Irish Daily Mail
MY DAUGHTER WOULD WANT HER BELOVED BABIES HOME
I changed their nappies, I love them... we want them back, says grandmother of Jack and Sarah
THE mother of the late Mags Corbett, whose orphaned children Jack and Sarah are at the centre of a transatlantic custody battle, has made a dramatic intervention in the row over their future.
Marian Fitzpatrick says her late daughter would have wanted the children to be brought home to Ireland following the death of their father, Jason Corbett, in the US.
‘I minded those children,’ she told the Mail yesterday. ‘I changed their nappies and fed them, looked after them.
‘They are all we have left of Mags and we love them and will always love them.’ As their maternal grandmother, Mrs Fitzpatrick is among Jack, ten, and eight- year- old Sarah’s closest blood relatives – and insists that they should be raised by family, rather than by people to whom they have no biological ties.
‘Their mum and dad are dead and their other family are here,’ she said. ‘We want them back.’
At present, Jack and Sarah are in the
custody of their stepmother Molly Martens, an au pair who married Jason Corbett in the years after Mags’s 2006 death from an asthma attack.
Extraordinarily, Ms Martens and her father are the only ‘ persons of interest’ in the death of Limerick man Mr Corbett, who was battered to death with a baseball bat at the family home in Panther Creek Court, Wallburg, North Carolina, two weeks ago.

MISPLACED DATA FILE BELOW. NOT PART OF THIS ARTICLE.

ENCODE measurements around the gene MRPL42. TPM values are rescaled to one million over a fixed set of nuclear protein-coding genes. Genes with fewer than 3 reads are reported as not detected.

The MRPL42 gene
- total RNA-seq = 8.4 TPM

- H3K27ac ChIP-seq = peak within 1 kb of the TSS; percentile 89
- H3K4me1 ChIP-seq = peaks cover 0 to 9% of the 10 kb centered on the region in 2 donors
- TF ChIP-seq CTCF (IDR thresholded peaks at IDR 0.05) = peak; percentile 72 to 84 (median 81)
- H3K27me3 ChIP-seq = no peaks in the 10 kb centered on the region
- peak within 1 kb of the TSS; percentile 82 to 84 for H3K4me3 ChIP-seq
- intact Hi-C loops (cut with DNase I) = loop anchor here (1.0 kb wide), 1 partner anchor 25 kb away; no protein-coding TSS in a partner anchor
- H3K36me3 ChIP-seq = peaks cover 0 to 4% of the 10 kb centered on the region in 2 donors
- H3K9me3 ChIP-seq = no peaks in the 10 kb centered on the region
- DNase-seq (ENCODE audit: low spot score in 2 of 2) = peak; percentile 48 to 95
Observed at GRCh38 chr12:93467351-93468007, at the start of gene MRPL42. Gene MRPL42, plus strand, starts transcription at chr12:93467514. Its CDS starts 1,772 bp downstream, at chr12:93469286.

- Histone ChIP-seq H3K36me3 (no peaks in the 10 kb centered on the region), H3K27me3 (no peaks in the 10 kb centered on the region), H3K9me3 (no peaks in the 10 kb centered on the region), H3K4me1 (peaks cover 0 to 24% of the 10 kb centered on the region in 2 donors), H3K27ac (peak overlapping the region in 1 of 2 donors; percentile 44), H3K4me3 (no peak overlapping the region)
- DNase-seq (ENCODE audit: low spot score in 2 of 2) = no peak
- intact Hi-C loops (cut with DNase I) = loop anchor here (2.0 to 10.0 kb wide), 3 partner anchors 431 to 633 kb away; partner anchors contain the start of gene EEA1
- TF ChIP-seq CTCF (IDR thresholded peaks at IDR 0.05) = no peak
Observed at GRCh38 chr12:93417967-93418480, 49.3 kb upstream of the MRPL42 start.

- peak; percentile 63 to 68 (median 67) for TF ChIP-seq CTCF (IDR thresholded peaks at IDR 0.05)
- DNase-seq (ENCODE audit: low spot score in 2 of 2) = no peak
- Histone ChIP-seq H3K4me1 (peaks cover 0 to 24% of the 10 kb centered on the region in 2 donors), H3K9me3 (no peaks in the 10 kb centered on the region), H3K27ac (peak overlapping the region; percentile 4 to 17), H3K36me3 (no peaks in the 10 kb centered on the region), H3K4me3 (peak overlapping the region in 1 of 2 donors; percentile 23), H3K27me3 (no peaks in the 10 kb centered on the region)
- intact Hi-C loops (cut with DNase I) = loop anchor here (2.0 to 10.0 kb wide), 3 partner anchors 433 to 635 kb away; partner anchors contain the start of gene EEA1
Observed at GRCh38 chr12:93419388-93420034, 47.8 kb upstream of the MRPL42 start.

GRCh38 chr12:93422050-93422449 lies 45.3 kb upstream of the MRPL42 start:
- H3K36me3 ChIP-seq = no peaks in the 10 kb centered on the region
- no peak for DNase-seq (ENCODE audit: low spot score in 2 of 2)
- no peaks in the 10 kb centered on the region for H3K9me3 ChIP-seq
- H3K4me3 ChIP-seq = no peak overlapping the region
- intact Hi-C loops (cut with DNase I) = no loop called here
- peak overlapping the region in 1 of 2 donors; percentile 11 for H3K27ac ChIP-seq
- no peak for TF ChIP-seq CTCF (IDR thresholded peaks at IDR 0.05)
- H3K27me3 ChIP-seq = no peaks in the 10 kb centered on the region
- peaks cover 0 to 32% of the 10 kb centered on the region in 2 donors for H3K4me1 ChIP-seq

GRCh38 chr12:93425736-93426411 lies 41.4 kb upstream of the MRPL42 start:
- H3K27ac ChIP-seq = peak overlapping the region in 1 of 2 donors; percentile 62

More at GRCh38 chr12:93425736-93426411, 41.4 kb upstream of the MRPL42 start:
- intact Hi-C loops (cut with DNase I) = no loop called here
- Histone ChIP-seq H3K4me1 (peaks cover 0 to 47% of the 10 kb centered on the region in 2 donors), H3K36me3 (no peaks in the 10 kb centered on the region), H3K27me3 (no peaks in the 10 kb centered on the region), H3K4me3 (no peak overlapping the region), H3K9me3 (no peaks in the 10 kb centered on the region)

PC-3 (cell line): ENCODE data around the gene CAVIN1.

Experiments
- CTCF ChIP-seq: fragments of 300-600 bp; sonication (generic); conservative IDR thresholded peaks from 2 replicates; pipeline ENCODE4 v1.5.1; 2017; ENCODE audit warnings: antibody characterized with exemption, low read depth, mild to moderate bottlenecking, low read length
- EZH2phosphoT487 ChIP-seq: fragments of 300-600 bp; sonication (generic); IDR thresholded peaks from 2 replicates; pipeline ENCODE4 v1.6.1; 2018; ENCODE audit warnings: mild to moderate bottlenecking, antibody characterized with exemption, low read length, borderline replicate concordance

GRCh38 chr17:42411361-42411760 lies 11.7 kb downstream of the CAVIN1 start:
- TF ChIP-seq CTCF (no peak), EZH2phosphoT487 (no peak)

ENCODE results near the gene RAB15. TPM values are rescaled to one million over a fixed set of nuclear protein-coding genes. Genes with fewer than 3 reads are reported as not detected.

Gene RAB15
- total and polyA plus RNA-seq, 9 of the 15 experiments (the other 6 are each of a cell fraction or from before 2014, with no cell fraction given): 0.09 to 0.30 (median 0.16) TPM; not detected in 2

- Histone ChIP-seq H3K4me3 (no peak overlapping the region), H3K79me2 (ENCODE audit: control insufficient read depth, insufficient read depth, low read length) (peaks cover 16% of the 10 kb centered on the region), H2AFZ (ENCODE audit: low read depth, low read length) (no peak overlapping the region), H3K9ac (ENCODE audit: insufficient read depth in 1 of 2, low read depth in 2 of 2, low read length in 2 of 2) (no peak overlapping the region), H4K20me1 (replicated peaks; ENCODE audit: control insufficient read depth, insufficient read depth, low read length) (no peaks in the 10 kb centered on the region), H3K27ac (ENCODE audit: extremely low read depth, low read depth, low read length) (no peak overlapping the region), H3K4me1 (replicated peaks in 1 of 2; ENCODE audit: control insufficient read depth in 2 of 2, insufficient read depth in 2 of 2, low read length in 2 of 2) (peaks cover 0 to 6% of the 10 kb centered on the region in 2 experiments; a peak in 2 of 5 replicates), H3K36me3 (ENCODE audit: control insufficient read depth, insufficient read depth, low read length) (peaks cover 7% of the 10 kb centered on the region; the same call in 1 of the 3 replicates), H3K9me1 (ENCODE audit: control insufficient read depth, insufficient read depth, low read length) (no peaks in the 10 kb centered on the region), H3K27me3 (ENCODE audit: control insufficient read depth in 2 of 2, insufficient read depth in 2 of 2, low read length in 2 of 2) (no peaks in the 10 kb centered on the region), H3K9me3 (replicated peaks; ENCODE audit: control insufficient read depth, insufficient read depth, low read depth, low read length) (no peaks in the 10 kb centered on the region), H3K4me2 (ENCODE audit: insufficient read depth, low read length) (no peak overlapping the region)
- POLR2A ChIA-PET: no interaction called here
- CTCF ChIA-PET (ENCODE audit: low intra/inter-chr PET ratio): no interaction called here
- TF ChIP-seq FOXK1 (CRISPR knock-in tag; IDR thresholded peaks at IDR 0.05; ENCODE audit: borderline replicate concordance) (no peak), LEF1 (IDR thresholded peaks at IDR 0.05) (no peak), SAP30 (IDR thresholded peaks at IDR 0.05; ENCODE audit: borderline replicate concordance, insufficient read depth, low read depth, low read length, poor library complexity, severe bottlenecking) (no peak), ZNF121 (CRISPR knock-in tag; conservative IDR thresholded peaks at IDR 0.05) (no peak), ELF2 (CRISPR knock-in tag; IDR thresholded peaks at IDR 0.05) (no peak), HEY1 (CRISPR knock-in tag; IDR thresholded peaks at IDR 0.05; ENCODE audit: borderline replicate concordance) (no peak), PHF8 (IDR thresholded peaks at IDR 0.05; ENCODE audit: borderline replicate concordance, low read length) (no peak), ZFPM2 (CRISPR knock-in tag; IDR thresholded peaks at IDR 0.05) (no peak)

Mrs Fitzpatrick said Mr Corbett had always made sure that the children stayed close to their late mother’s family in Ireland.
‘Jason always kept contact with us,’ she said. ‘ They came home in August for two weeks and then he surprised us at Christmas and it was like winning the Lotto.
‘They just arrived at my door and it was the best Christmas present I could have got. The kids were delighted because they were going to two houses for Christmas and we had presents from both houses. It was fantastic.’
The distraught grandmother was moved to tears as she described the only phone call she has had with the children since their father died.
‘I only spoke to the children for a few seconds,’ Mrs Fitzpatrick added. ‘I told them I loved them and that’s
‘They’d be fantastic guardians’
the last I have heard from them.’ Mr Corbett’s sister Tracey Lynch last week faced Ms Martens in a US court as the two sides battled for custody of the orphaned children, both of whom are Irish citizens.
‘It’s all on (Tracey Lynch’s husband) David and Tracey out there,’ Mrs Fitzpatrick told the Mail.
‘They are absolutely brilliant and I know they would be fantastic guardians to those children. Mags was very close to Tracey. They did everything together.
‘Mags stood for Tracey’s son and they were always in each other’s company. We have always been very close to the Corbett family, be it Communions, birthday parties, we all get together. We always maintained the relationship.’